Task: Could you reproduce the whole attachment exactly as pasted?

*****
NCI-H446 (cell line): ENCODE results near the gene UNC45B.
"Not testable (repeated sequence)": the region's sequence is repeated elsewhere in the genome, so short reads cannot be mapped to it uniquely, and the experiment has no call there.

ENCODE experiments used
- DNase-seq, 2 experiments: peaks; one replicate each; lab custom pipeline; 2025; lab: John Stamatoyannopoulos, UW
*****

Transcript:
NCI-H446 (cell line): ENCODE results near the gene UNC45B.
"Not testable (repeated sequence)": the region's sequence is repeated elsewhere in the genome, so short reads cannot be mapped to it uniquely, and the experiment has no call there.

ENCODE experiments used
- DNase-seq, 2 experiments: peaks; one replicate each; lab custom pipeline; 2025; lab: John Stamatoyannopoulos, UW